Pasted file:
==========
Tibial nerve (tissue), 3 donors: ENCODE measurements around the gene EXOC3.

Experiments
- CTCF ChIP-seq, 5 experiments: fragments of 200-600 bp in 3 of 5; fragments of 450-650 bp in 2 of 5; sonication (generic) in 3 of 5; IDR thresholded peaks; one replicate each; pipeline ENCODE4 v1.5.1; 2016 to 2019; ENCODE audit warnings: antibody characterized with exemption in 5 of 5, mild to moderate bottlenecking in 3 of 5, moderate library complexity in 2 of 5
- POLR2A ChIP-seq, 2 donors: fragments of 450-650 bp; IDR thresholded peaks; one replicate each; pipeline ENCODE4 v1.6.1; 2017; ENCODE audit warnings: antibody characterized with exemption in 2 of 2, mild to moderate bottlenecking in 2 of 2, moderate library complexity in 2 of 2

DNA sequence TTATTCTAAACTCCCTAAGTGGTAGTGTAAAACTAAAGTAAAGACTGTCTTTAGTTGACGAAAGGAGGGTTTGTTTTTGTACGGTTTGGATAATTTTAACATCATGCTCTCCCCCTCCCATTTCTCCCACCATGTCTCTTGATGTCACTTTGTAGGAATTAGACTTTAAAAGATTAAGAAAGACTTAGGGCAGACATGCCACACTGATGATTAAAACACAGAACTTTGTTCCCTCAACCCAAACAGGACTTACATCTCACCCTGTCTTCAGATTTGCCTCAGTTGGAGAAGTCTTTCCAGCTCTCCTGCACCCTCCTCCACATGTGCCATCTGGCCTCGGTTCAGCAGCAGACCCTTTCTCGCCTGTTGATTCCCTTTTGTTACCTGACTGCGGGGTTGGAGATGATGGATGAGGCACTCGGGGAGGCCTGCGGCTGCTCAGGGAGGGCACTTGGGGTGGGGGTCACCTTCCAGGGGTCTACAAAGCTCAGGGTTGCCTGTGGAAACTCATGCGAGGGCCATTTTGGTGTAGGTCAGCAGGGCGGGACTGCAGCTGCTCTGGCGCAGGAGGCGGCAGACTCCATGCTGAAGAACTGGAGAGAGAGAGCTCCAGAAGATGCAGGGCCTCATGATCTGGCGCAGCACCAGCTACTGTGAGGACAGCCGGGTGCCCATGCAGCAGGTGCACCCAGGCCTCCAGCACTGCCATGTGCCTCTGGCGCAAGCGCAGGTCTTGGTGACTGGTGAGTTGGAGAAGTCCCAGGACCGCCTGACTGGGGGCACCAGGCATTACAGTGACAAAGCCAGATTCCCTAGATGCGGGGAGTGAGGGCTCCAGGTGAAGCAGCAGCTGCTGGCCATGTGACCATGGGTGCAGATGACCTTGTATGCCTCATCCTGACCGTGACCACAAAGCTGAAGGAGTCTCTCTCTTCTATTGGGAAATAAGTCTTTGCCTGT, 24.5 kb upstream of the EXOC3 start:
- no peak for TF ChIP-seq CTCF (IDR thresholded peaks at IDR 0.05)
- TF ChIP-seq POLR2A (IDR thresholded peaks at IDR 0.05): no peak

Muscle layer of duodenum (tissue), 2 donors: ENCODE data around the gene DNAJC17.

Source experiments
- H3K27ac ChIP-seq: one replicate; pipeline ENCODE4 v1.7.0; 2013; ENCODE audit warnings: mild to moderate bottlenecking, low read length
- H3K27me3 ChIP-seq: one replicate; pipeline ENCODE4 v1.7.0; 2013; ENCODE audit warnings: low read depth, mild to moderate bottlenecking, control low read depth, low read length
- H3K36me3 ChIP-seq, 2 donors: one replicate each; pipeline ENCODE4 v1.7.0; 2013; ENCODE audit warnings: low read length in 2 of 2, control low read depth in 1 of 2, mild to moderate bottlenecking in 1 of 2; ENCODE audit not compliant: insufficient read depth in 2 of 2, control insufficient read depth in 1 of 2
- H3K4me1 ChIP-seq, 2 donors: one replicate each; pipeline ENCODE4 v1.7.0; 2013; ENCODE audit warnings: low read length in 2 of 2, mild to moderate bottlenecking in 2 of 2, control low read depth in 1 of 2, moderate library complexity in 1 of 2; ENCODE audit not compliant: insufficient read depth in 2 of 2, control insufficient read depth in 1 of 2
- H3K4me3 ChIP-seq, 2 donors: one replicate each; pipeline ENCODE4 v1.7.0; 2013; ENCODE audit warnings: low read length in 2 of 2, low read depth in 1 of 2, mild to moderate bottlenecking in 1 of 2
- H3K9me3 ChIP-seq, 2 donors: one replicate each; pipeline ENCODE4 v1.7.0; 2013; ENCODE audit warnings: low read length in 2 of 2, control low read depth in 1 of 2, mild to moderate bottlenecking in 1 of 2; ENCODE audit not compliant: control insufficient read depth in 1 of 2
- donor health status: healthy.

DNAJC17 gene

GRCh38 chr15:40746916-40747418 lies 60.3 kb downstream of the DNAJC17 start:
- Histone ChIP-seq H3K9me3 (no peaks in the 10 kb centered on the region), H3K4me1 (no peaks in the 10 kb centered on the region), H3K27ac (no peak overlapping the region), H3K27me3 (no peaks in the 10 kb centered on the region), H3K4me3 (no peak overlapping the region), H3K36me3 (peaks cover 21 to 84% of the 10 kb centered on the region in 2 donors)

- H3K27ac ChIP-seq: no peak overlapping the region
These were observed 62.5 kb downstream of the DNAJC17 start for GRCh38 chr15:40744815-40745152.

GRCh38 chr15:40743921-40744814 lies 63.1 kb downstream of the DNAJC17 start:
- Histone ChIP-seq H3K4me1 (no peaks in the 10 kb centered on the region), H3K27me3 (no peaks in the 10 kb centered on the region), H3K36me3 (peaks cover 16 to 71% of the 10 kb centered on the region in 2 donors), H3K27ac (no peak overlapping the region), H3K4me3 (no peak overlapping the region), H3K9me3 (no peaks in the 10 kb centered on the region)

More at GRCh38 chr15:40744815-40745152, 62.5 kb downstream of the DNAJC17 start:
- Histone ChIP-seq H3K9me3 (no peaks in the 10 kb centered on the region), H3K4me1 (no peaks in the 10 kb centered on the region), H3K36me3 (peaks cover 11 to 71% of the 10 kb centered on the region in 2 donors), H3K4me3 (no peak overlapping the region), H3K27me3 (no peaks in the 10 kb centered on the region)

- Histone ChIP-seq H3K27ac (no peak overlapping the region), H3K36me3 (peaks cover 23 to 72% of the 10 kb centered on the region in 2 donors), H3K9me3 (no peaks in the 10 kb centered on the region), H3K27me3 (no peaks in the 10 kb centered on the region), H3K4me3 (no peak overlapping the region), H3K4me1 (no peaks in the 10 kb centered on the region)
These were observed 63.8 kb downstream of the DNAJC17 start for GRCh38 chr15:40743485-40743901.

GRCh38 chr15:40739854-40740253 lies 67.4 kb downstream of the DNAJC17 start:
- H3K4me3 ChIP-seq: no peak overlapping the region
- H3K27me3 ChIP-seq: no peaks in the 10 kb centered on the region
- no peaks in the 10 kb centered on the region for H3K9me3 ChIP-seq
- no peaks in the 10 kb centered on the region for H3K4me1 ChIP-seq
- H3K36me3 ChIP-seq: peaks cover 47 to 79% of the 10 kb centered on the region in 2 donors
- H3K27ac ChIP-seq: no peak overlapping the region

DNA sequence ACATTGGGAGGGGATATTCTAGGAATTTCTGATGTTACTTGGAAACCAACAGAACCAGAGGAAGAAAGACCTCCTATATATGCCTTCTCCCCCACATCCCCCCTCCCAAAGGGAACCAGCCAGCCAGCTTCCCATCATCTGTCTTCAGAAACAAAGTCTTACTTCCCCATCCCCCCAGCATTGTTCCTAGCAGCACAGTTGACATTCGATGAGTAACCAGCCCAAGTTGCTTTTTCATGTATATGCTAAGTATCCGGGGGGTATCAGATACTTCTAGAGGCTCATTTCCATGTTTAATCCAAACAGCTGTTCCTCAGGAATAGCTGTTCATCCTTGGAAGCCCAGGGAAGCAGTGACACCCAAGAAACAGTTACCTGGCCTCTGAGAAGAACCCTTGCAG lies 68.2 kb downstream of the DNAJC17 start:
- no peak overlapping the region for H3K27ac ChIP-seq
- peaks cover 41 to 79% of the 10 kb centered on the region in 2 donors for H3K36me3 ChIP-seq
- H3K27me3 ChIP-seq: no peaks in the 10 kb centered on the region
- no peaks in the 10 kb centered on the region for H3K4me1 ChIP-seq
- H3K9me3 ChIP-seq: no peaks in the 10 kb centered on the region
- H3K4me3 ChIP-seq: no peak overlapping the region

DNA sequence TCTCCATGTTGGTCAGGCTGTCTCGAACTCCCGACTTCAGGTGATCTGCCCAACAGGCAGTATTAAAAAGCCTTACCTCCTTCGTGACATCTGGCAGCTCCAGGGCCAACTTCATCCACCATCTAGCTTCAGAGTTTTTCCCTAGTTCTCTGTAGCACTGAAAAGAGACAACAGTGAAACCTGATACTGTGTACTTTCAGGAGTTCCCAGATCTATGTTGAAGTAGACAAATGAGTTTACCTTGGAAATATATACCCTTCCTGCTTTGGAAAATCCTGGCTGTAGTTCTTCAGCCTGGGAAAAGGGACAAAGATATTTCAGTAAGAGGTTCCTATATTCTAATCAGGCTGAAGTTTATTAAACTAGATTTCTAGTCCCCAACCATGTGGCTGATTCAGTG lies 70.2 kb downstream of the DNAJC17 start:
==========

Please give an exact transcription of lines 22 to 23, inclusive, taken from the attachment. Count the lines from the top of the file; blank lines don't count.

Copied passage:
GRCh38 chr15:40743921-40744814 lies 63.1 kb downstream of the DNAJC17 start:
- Histone ChIP-seq H3K4me1 (no peaks in the 10 kb centered on the region), H3K27me3 (no peaks in the 10 kb centered on the region), H3K36me3 (peaks cover 16 to 71% of the 10 kb centered on the region in 2 donors), H3K27ac (no peak overlapping the region), H3K4me3 (no peak overlapping the region), H3K9me3 (no peaks in the 10 kb centered on the region)